Sandeep Singhal: Yes. What we do is we say no quickly, and we know we will get things wrong. For us, a lot has to do with the founder and the team. Sometimes you can look at a plan and say the space doesn’t make any sense, but something about that plan says, “I should at least talk to the person.” We will do a call with the person, and sometimes you say, “This may not be the right problem that he or she’s solving, but they’re just a great, just amazing team. Let’s go back and look at a seed investment, and see where they go.”
Darius Teter: What I find fascinating about this is in the seed round, the personality of the founder and the team are so important. When you’re letting them down, when you’re in the room with them and you’re going to say no, in a sense, it must be hard for them to take, because you’re saying no to them based on their personality, on who they are. Do they understand that? How do they respond? I would love to hear an example of an unsuccessful pitch and how you handle it and how the founder accepted that.
Sandeep Singhal: Normally we will let the founder know that either it is because of the space or it is because we felt that there was something in the way that they were presenting, or the way they were taking the solution forward that we weren’t comfortable with.
Darius Teter: It’s not your role to be their psychiatrist.
Sandeep Singhal: No, but we will say, “Hey, listen. We think that you are too focused on marketing, and this needs you to build a better product first, before we go and spend money on marketing.” Or it could be that you need to build a team around you. It’s an interesting idea, but we just don’t see a team that can execute it instead. Sometimes that person will say, “Thank you for the feedback.” Goes and works on it for the next three months, and then comes back. Others will just say, “Don’t want to deal with this. Let’s move on.”
Darius Teter: Can you share a story of a time when you didn’t invest and then regretted it later?
Sandeep Singhal: We did not put money into Ola. Ola is India’s equivalent Uber, so Ola is the largest player in the taxi space. The reason why we didn’t do it is because when he initially started, the regulatory frameworks did not allow taxi hailing through an app. There was a risk of either direct liability or potentially, this thing being shut down by the government. We didn’t want to take that risk. We did not invest in Freshworks at this point, other than Zoho, it’s India’s largest software SaaS company, because our view was that they were at the point that they came to it for investment, they were effectively a copy of Zendesk.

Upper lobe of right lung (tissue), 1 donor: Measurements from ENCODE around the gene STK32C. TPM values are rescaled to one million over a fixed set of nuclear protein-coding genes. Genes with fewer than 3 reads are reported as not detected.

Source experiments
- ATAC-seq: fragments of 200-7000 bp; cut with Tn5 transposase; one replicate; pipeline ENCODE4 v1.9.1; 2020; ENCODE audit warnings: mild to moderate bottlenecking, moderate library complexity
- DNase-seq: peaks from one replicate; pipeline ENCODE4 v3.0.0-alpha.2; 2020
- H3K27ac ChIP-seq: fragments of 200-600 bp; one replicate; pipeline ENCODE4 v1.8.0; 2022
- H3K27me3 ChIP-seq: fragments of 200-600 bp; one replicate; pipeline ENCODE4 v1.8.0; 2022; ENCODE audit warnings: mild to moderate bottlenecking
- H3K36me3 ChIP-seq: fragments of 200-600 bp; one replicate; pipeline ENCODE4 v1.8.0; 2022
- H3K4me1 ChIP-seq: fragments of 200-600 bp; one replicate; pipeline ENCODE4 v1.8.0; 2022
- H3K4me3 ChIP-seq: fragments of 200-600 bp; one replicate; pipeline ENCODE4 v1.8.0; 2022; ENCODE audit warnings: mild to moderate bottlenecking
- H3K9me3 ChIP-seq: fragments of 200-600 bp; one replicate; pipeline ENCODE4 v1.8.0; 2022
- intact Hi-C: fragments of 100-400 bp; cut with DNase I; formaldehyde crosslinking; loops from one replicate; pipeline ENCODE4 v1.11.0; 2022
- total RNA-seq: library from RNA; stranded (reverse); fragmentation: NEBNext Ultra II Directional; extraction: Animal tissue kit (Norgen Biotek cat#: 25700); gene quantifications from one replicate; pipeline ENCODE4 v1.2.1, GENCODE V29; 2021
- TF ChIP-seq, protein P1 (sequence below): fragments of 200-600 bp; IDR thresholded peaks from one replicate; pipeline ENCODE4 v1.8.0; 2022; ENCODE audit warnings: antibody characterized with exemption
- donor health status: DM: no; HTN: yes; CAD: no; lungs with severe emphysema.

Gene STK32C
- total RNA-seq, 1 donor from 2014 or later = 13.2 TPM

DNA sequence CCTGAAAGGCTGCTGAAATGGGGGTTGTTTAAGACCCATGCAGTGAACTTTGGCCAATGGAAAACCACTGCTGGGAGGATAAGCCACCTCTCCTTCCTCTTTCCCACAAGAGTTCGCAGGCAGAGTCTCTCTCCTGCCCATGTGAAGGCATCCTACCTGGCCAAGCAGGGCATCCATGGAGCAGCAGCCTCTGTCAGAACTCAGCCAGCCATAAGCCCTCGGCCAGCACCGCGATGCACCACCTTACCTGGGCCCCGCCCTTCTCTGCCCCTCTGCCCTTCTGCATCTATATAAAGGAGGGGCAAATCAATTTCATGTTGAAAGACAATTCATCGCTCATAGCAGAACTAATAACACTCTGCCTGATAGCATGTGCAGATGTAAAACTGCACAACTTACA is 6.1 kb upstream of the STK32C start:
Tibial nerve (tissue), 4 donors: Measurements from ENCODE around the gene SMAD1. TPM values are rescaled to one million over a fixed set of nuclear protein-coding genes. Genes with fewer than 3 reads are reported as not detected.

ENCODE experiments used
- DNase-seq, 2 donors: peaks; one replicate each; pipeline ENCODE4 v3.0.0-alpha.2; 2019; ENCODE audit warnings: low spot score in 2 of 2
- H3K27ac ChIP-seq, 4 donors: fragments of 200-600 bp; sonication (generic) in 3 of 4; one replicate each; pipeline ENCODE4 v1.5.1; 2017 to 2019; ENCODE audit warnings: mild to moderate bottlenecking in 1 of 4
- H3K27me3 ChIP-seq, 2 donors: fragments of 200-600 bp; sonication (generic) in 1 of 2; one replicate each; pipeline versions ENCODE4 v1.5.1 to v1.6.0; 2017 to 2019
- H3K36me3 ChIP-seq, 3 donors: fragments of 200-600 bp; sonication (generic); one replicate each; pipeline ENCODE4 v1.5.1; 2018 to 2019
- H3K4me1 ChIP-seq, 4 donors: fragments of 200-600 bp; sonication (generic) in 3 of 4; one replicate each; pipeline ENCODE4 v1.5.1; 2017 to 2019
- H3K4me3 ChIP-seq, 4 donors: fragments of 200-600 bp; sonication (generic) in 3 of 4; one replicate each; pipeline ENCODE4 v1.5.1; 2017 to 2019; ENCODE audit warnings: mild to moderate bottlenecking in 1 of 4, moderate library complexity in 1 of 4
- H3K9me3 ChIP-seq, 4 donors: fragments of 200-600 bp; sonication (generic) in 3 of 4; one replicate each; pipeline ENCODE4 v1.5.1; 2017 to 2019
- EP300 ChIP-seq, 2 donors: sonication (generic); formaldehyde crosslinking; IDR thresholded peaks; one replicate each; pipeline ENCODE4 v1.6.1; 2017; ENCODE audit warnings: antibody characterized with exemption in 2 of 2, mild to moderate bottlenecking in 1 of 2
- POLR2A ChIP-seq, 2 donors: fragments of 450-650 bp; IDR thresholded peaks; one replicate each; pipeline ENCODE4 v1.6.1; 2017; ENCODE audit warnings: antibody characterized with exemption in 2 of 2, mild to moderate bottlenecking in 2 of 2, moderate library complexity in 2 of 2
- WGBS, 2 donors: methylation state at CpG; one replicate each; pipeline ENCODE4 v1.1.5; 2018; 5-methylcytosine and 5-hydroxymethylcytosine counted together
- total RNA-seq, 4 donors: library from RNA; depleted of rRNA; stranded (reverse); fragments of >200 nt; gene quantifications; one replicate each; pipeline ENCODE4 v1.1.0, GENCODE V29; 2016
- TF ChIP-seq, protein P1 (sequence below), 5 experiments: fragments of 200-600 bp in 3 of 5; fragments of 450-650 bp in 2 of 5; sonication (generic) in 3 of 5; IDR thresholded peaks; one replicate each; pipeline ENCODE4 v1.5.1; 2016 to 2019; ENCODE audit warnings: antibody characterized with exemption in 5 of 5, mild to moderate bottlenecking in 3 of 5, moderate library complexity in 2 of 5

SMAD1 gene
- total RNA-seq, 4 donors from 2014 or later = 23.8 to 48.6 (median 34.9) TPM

Interestingly, the initial growth that happened was because the Zendesk founder wrote a rant and complained about how Freshdesk had just totally copied Zendesk and how they were just trying to compete on price. Any customer that was looking for a help desk solution at the time and felt Zendesk was too expensive, went to Freshdesk. Infamy is as important as frame, you take what you can get. Even if they’re copying something that is global, how will they differentiate? Aghassipour had a clear path of how they would differentiate themselves, vis-a-vis Zendesk, and they’ve done that.
Darius Teter: That brings us to the end of today’s masterclass. I want to thank Sandeep Singh for sharing his insights with us today. From Sandeep’s perspective, early-stage investment decisions are often based less on the numbers and more on the people involved. For entrepreneurs to attract strong partners, they need to demonstrate real insight into the competitive landscape of their market and to build businesses that solve problems that scale, founders need to have a strong internal drive. For Sandeep, what he looks for in an entrepreneur is clear.
Sandeep Singhal: Number one is energy level. That individual, when they’re presenting to me, should get me as excited about the problem as they are.
Darius Teter: This has been a masterclass from Grit & Growth with Stanford Graduate School of Business. I’m your host, Darius Teter. If you want to find out more about how Stanford Graduate School of Business is partnering with entrepreneurs throughout Africa and South Asia, visit seed.stanford.edu/podcast. If you liked this episode, don’t forget to hit follow and share it with a friend. Grit & Growth is a podcast by Stanford Seed from Stanford Graduate School of Business. Laurie Fuller researched and developed content for this episode with additional research by Jeff Prickett. Kendra Gladych is our production coordinator, and our executive producer is Tiffany Steeves, with writing and production from Isobel Pollard, and sound design and mixing by Alex Bennett at Lower Street Media. Thanks for joining us. We’ll see you next time.